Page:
Sarah crouched low in the front seat of her little blue Geo, waiting for the light to change. The defroster fan sounded like a DC3 ready for takeoff but only a small section of the windshield had cleared of frost. Cold weather couldn’t dampen Sarah’s spirits though. Finals were over and she was headed home after finishing her classes at BYU-Idaho. She felt like a snowboarder on a downhill run. What pure delight, no obstacles in sight.
Sarah fidgeted with the silver CTR ring on her left hand, dreading the traditional family get-together at her parent’s house. Aunts, uncles, and all 42 cousins would ask the same nosey question. Why aren’t you married yet? Her younger sister had already started a family. Sarah didn’t even have a boyfriend.
The light turned green and Sarah made a quick decision. Instead of turning west on Highway 20, she turned right. Her roommate had told her about a scenic short-cut through the national forest. It would be less crowded and Sarah was in no hurry to get home.
Snow-covered pines looked like a picture on a Christmas card as the two-lane road climbed higher into the mountains. Christmas music played non-stop on the radio. The overcast sky looked threatening but Sarah was in such a holiday mood, she didn’t care. She sang along with the radio, “Let it snow, let it snow, let it snow.”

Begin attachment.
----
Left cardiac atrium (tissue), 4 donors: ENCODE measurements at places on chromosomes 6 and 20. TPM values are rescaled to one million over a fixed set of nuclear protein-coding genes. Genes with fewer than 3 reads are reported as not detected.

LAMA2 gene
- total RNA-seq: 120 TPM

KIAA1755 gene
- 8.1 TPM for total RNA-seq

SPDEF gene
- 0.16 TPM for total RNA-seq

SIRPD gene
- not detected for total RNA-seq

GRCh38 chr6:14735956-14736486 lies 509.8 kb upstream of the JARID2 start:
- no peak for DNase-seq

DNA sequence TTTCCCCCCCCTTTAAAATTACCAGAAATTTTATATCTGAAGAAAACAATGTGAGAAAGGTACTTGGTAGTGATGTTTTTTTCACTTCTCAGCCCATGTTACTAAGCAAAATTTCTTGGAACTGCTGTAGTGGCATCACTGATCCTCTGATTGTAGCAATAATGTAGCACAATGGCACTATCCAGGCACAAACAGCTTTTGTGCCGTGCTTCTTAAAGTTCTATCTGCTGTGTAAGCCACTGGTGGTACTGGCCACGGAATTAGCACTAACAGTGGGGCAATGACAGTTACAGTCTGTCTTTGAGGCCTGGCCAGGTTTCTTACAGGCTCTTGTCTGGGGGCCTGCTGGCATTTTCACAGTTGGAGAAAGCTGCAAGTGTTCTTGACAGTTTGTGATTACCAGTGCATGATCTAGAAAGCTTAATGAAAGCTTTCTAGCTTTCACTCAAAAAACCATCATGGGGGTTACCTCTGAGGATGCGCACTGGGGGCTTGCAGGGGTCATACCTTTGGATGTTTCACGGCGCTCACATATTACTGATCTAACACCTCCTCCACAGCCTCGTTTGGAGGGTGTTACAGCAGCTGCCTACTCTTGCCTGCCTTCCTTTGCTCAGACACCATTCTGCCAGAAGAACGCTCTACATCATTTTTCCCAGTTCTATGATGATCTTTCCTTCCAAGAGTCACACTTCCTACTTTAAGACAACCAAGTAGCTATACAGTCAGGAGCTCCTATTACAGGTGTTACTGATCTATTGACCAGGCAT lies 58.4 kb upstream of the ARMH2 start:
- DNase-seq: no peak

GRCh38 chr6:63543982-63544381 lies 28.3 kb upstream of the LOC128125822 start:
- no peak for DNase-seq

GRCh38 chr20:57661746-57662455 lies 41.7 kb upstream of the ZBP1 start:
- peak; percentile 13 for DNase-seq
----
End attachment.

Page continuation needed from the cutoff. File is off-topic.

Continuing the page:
At first it was just a flurry but now the snow fell thick and heavy. The Geo’s windshield wipers swung frantically back and forth but Sarah couldn’t see. She was in a white fog.
Sarah kept driving. If she stopped, she might be rear-ended. If she kept going, she’d eventually climb above the clouds. Somewhere the sun was shining.
Thoughts of bright sunshine brought memories of her mission in Arizona. Sarah loved the pale blue color of the desert sky. Last Christmas in Tucson, she and her missionary companion had strung chili pepper lights on the Christmas tree. Sarah remembered the fun they had delivering secret Santa gifts when suddenly, she was thrown forward against the steering wheel.
She’d run off the road. Fear tightened her stomach as she reached for her jacket and scarf. She forced open the door and stepped into a snow bank. Wet, chilling snow spilled over the top of her Rocket Dog boots.
She searched for a shovel in the trunk under the wrapped packages she was bringing home to her family. There was none. She flipped open her cell phone and dialed her parent’s number. No signal.
It would be dark in an hour. The thought of spending the night in the car was frightening. She’d been warned never to leave a stranded car in a snowstorm. Surely that didn’t apply in her case. She’d climb through the trees and find a signal, call for help and then wait in the car for it to arrive.